Consumer connected devices are presenting increasingly attractive targets to cybercriminals, putting home networks and potentially enterprise assets at risk. In just the last two weeks, we’ve seen Samsung indicate that antimalware should be used on its “connected,” or smart, TVs (almost all TVs are connected these days — just try to find a nonconnected TV next time you are in a large retail store). Days later, Forbes announced a data breach involving the exposure of 2 billion records related to smart-home devices. As these devices proliferate among your employees and even in the corporate network, new risks and potential exploits need to be accounted for.
Unfortunately, there is little dialogue among security leaders today regarding how the expanding home networks of their employees affects an organization’s overall security posture. It’s understandable that security professionals wouldn’t want to focus on personal devices in their homes, as employee privacy is just as big of a concern for any organization. However, as bring-your-own-device and work-from-home policies become more ubiquitous, a larger number of devices that are connected to the company network will also invariably connect to the home or car networks maintained by their employees.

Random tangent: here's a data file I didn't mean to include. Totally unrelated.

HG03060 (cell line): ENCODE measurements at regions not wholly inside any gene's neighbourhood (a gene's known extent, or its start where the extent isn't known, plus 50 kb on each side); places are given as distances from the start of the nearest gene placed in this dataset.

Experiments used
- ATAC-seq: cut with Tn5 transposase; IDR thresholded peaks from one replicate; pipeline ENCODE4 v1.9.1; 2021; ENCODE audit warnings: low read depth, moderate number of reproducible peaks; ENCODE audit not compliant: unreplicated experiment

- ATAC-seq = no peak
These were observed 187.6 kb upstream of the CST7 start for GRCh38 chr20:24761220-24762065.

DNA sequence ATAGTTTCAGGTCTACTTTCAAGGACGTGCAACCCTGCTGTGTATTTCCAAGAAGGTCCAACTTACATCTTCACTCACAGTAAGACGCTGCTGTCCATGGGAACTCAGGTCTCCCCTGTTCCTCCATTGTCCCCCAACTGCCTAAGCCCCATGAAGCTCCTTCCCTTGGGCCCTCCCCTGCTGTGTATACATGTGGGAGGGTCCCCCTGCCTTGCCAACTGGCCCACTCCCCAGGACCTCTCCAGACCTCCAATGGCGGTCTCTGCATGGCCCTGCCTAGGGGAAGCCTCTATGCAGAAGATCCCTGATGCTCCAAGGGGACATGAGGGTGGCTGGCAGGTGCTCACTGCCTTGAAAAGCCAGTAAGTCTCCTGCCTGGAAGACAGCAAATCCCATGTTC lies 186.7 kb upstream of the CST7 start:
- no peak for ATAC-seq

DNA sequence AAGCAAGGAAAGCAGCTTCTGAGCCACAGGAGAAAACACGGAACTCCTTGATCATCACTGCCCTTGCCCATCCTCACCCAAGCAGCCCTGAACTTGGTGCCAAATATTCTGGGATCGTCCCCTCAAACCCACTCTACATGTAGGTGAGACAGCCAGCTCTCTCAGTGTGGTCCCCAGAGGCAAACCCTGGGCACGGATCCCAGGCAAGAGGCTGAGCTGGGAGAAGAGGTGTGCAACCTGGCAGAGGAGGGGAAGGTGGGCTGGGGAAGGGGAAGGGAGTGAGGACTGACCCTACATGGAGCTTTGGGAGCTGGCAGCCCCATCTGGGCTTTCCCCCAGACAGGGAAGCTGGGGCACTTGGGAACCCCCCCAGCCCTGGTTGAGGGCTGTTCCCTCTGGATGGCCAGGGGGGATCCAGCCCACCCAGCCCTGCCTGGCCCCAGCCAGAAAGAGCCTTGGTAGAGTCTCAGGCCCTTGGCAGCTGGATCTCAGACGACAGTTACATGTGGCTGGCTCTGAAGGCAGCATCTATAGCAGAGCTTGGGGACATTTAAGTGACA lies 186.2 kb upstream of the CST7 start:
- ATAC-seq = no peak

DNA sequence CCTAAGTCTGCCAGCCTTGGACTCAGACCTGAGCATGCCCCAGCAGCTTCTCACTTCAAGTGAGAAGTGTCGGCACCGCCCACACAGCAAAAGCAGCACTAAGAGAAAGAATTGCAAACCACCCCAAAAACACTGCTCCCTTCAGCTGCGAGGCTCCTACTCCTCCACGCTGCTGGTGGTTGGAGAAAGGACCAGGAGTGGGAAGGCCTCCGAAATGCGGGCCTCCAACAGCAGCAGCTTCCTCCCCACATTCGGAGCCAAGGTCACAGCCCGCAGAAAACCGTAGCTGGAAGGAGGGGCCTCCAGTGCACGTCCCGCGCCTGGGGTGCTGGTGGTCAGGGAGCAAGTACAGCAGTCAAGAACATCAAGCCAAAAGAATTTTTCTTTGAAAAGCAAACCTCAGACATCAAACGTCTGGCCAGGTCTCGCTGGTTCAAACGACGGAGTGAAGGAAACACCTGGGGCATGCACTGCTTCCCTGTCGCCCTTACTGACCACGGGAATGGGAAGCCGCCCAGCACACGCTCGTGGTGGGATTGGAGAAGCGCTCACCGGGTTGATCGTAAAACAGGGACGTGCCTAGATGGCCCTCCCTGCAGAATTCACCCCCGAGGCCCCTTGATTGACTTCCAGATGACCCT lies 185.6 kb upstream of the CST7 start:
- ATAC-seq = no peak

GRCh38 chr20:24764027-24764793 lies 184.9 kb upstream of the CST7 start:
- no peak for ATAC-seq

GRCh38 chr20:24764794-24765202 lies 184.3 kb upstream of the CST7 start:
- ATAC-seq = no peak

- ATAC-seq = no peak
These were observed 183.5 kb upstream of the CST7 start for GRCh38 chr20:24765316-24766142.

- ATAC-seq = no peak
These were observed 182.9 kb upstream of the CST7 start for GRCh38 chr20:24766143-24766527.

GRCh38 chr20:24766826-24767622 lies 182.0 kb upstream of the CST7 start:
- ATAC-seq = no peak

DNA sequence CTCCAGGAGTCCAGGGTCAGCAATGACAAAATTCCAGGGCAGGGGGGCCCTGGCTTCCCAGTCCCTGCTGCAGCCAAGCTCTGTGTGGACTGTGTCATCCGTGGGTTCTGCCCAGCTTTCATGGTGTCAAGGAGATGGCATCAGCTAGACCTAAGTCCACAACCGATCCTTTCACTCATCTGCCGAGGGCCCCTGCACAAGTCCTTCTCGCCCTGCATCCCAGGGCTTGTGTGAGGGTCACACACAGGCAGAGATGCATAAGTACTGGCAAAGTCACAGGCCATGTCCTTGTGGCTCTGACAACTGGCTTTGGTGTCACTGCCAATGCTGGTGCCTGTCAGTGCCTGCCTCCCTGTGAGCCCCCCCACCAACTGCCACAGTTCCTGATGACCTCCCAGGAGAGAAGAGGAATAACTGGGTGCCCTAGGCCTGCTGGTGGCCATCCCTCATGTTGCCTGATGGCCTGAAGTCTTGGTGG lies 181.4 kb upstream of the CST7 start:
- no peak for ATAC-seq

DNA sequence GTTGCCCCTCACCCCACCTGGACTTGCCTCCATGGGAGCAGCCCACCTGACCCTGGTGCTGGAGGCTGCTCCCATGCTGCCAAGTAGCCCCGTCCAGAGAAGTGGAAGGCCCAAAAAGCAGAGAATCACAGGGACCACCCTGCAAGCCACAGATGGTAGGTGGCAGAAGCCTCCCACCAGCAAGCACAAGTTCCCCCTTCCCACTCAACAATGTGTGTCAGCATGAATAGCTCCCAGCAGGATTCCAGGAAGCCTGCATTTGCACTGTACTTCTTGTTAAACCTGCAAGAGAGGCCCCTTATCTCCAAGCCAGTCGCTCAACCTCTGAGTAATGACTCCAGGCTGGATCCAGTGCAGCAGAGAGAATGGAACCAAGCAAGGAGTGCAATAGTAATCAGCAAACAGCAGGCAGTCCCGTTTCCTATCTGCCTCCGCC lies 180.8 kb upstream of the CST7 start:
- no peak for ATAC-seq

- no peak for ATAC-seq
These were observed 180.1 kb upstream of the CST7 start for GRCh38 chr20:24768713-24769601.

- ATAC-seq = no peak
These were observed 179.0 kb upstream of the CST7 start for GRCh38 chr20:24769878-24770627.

To investigate this further, Heidi Shey, Benjamin Corey, and myself have been interviewing experts in the fields of endpoint security, consumer device security, and personal cyberprotection, as well as end user organizations, to get an understanding of how this threat is being treated today. Our analysis is centered on three categories of devices: mobile internet-of-things (IoT) devices, which may travel between the home and work networks; static devices, which interact with mobile devices when employees return home; and car networks, which can interact with mobile devices as employees are en route to their homes. This research will culminate with a guide that enterprise security leaders can use to develop policies that protect their organizations from the growing risks surrounding consumer IoT devices. Our recommendations will cover everything from employee training to network-segmentation best practices.
We hope this research will help raise awareness around the expanding consumer attack surface and better define the gray area between home and work security responsibilities. If this is a topic you are already working on in your own organization, we would like 30–60 minutes of your time to learn from your experience. Please reach out to Benjamin Corey if interested.